Before you give your cat anything to help with his itchiness, make sure you’re treating the real cause.

By Sarah Mouton Dowdy
August 24, 2020
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If you suffer from allergies, you’re probably familiar with the soothing effects of an antihistamine like Benadryl. But you may not know that it’s possible to share that portion of your medicine cabinet with your itchy, sneezing cat. Benadryl is generally considered to be safe for cats and is sometimes used to treat allergies and allergic reactions in cats. However, as with any medical problem and treatment, it’s important to reach out to your veterinarian for help before giving your cat anything out of their ordinary routine. 

What is Benadryl?

Benadryl is the brand name for diphenhydramine hydrochloride, a common over-the-counter antihistamine. Antihistamines like Benadryl are regularly used to treat allergy symptoms. They work by blocking histamine, which is a chemical released by the immune system that causes an allergic reaction (like itchiness) when the body comes into contact with an allergen. 

Why Would a Cat Need Benadryl?

Trent Eddy, DVM, of Ironhorse Veterinary Care in Leawood, Ks., says there are two main reasons you might need to give your cat Benadryl: general allergy issues or acute allergic reactions. Learn more about both below.

General allergy issues

Just like humans, cats can have allergic reactions to various things in the environment, such as pollen, cleaning products, and certain rubber and plastic materials. They can also have food allergies. Signs your cat may be experiencing allergies can include sneezing, itchiness, vomiting, and diarrhea. “However,” Eddy says, “I generally feel that antihistamines as a solo agent are fairly ineffective at helping allergy issues. But we might try it as a potential low-cost option.”

Acute allergic reactions

Acute allergic reactions could include facial swelling and hives in response to a bee sting, spider bite or vaccine. “I would definitely reach for Benadryl in these situations,” Eddy notes. 

As in humans, Benadryl can also have a sedative effect in cats, but Eddy cautions that it can have the opposite effect as well: “Instead of calming your cat, your cat could become even more fired up,” he says.

Finally, you could potentially use Benadryl to prevent motion sickness in your cat before riding in the car. Dramamine, or dimenhydrinate, is an antihistamine that’s commonly used to prevent and treat motion sickness. It’s actually a combination of two drugs, one of them being diphenhydramine (a.k.a. Benadryl). Eddy notes that while Benadryl can be tried for motion sickness with approval from your vet, there are much more effective options available to help keep Kitty from throwing up. 

How Much Benadryl Should I Give My Cat?

According to Eddy, the recommended dosage of Benadryl for cats is one to two milligrams per pound (or two to four milligrams per kilogram) every eight hours. If you’re trying to determine what dosage of the antihistamine is safe for your cat, for example, and she weighs  around 12 pounds and you have a 25-milligram tablet, your cat can have the entire tablet or you can cut it in half.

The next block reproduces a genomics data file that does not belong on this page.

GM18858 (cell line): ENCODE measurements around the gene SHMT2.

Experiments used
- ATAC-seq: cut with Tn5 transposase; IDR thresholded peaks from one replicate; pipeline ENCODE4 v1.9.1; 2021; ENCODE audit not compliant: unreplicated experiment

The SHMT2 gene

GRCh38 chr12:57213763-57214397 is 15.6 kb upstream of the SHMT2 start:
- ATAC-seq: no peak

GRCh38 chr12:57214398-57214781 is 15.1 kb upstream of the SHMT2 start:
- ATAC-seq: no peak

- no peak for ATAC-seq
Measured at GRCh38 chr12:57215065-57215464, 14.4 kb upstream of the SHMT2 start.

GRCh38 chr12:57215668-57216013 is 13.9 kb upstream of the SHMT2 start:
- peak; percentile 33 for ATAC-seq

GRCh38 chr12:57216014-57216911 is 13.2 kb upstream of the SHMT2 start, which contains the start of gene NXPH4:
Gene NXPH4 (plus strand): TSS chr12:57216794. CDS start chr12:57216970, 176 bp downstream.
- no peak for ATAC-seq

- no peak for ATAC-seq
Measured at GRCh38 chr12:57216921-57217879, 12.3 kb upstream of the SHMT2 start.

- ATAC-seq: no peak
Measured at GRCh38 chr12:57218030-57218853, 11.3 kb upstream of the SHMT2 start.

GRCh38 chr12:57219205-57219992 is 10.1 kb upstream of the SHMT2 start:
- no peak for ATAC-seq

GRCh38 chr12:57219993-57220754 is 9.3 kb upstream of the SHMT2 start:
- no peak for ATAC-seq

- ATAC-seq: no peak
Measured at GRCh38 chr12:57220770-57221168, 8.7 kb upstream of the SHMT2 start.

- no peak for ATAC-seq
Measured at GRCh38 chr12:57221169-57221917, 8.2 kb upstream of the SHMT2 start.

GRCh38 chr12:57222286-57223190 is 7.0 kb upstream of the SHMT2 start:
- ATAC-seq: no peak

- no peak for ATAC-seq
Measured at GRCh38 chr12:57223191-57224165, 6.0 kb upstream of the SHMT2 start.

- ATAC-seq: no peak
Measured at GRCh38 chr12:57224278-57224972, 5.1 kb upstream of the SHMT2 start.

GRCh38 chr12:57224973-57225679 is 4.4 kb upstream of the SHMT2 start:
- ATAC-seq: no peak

Are There Any Potential Safety Issues With Giving My Cat Benadryl?

While Benadryl is typically safe for cats, there are some steps you should take to protect your cat from potential problems:

Check with your veterinarian

It’s always best to talk to your veterinarian before giving your cat any new medications—even an over-the-counter product like Benadryl. As the overseer of your cat’s overall health, they are in the best position to point out potential problems. For example, Eddy says that if the cat is already on another antihistamine, adding Benadryl could cause sedation issues. 

Avoid gel capsules

Benadryl comes in tablet, gel capsule, and liquid form. Eddy cautions that gel capsules can sometimes contain a vehicle (i.e. the solvent used to carry the active ingredient) that can be toxic or irritating to cats. For this reason, he prefers tablet or liquid forms. 

Read the ingredient list

Some Benadryl products come with extra benefits, which means extra drugs. Be sure that diphenhydramine hydrochloride is the only active ingredient in the product you buy for your cat. Buying the generic version of Benadryl is fine.

Double check the dose

Because Benadryl is manufactured for creatures that weigh a lot more than cats, getting the dosage right can be tricky and often involves cutting a tablet into two. It’s important not to overdose your cat, as this can result in seizures, breathing problems, and even death. For really small cats, it might be easier to get the correct dosage using liquid Benadryl.

Monitor for reactions

Unfortunately, it is possible for your cat to have an allergic reaction to the medicine he’s taking to treat an allergic reaction, says Eddy. If you see signs like vomiting, diarrhea, lethargy, facial swelling, hives, or itchiness, call your veterinarian. And as mentioned above, it’s also possible that your cat will become more hyper instead of more relaxed. 

What If My Itchy Cat Needs More Than Benadryl?

Keep in mind that even if a dose of Benadryl calms your cat’s itchiness, it might not be treating the underlying problem. For example, if your cat has fleas or a fungal infection like ringworm, Benadryl will only offer temporary benefits. If your cat’s itchiness doesn’t go away, schedule a veterinary visit for your cat. Once your veterinarian is able to pinpoint the real cause of your cat’s need to scratch, your pet will be on the road to long-lasting relief.